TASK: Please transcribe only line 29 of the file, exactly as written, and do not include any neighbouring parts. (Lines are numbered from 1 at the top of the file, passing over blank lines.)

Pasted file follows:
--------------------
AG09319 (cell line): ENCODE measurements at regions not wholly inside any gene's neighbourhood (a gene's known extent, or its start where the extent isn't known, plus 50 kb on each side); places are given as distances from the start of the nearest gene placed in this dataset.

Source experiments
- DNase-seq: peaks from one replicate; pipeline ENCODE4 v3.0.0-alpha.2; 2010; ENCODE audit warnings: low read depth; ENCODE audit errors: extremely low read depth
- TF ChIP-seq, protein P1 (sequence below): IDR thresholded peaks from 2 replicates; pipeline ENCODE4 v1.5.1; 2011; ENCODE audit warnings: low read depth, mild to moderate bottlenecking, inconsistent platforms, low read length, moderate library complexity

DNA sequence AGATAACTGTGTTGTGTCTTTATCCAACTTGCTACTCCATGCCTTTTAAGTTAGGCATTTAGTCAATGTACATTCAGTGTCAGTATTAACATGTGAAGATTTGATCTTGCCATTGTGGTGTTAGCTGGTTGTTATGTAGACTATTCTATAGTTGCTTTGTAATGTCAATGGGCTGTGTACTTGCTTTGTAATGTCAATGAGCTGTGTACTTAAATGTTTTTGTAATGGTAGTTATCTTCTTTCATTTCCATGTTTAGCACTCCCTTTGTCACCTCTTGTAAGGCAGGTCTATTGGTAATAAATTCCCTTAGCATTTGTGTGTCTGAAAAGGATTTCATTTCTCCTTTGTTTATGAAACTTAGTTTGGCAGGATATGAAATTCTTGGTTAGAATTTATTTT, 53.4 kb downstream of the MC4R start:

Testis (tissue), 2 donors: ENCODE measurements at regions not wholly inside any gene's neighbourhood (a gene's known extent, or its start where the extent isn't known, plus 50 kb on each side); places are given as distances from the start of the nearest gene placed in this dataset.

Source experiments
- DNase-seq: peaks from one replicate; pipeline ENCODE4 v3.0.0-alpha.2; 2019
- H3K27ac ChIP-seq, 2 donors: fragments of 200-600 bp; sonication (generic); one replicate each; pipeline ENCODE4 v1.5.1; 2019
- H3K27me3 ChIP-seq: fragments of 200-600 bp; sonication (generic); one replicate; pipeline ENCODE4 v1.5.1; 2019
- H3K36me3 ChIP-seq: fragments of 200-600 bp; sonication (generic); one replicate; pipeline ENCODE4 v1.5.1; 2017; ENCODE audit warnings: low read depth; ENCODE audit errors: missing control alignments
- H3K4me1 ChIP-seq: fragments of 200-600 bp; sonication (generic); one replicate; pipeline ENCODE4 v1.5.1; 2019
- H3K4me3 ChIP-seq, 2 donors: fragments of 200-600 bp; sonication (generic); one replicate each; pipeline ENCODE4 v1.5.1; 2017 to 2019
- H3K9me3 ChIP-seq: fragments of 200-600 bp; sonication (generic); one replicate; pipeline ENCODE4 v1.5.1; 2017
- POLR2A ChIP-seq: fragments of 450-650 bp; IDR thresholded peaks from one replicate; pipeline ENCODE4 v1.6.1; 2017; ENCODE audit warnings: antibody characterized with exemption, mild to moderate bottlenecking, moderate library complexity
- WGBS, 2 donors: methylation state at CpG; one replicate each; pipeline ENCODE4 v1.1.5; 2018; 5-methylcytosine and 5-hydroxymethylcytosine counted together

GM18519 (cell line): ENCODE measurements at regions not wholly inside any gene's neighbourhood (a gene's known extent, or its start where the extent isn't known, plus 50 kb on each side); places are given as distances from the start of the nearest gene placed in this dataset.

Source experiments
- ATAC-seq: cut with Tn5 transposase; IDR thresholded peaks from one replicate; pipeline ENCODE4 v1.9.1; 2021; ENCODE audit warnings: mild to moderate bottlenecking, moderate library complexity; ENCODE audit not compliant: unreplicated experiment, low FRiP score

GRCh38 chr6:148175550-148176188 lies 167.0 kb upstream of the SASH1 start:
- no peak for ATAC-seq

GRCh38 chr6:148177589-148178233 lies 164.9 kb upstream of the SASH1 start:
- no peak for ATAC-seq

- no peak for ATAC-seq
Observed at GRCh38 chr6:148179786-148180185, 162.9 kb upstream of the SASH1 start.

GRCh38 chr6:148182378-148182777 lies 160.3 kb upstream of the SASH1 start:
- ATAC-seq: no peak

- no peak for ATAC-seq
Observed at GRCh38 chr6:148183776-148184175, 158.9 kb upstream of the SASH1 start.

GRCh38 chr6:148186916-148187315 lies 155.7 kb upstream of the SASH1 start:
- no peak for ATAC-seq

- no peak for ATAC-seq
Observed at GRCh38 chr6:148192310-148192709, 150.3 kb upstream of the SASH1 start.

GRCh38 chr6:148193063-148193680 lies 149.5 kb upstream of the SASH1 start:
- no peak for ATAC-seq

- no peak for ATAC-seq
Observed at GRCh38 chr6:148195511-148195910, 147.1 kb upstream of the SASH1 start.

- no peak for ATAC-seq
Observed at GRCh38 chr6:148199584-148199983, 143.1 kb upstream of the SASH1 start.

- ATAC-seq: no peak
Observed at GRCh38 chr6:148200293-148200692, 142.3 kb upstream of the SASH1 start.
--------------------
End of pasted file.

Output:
Observed at GRCh38 chr6:148183776-148184175, 158.9 kb upstream of the SASH1 start.